|EDITORIAL: Hugo's Moscow Mission|
|July 24, 2008|
July 24, 2008
Just when you thought the Cold War was really over . . . Well, leave it to Venezuela's irrepressible president and long-time U.S.-basher Hugh Chavez to resurrect the concept.
Like his aging mentor Fidel Castro once did with the old Soviet Union, Chavez now wants to strike an alliance with Russia. Anyone old enough to remember the Cuban Missile Crisis knows that such alliances are indeed fraught with dangerous possibilities. But this one even more so. After all, Venezuela has the oil, Russia the technology to help with exploration and refining -- oh, and weapons. Yes, some things never change.
The ever-paranoid Chavez still enjoys peddling the myth that any day now the U.S. will invade his oil-rich, but otherwise economically ravaged country. So an alliance with Russia would mean "we can guarantee Venezuela's sovereignty, which is now threatened by the United States," Chavez said shortly after arriving in Moscow.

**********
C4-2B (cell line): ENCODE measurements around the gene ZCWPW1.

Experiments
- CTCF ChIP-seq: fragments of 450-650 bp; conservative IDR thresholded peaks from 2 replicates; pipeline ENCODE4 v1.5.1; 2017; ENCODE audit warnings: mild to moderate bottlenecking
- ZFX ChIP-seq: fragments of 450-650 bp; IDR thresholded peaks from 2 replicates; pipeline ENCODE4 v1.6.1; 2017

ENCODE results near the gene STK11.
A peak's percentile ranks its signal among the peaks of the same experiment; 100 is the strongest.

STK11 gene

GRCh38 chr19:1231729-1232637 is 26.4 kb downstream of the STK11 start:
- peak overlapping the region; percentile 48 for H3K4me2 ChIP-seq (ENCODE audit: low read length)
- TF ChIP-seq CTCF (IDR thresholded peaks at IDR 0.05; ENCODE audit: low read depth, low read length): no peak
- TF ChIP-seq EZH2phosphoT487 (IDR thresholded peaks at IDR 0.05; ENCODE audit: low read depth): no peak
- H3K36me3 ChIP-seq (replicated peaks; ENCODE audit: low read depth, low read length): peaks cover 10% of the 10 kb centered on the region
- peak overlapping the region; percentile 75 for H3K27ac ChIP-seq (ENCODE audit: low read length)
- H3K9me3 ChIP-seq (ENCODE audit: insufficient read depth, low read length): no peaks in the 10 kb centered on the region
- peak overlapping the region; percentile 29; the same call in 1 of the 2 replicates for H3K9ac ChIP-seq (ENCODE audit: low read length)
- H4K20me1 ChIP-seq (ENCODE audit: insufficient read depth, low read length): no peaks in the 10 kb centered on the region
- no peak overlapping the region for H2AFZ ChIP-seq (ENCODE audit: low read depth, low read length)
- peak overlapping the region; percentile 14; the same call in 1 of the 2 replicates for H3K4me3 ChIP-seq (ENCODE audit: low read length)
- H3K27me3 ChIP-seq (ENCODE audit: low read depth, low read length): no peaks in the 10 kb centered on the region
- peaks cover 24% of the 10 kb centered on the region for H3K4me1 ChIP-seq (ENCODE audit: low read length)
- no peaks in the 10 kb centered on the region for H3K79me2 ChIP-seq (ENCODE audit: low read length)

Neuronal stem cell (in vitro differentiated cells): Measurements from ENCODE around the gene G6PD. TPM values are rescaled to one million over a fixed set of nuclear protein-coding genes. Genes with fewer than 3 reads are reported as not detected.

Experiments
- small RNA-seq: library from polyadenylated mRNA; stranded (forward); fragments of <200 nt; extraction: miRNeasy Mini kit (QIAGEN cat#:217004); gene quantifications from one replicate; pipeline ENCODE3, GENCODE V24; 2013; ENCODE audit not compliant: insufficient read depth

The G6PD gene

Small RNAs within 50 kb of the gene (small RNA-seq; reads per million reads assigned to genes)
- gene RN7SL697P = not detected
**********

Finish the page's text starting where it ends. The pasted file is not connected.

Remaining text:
And, hey, why wouldn't Russian President Dmitry Medvedev play that game, agreeing that Russian-Venezuelan relations "are one of the key factors of security in the [South American] region."
During the first day of Chavez's visit, Venezuela's state-run oil company signed deals with three Russian energy companies -- Gazprom, Lukoil and TNK-BP.
Since the U.S. has refused to sell weapons to Venezuela since 2006, Chavez brought his arms checkbook to Moscow as he shops for jets, diesel-powered submarines, air defense systems and possibly tanks (which goes a long way toward explaining why his nation is so impoverished).
And what helps fund those arms purchases? Well, the oil to which our nation is so addicted, including that cut-rate heating oil touted as being from "the people of Venezuela."
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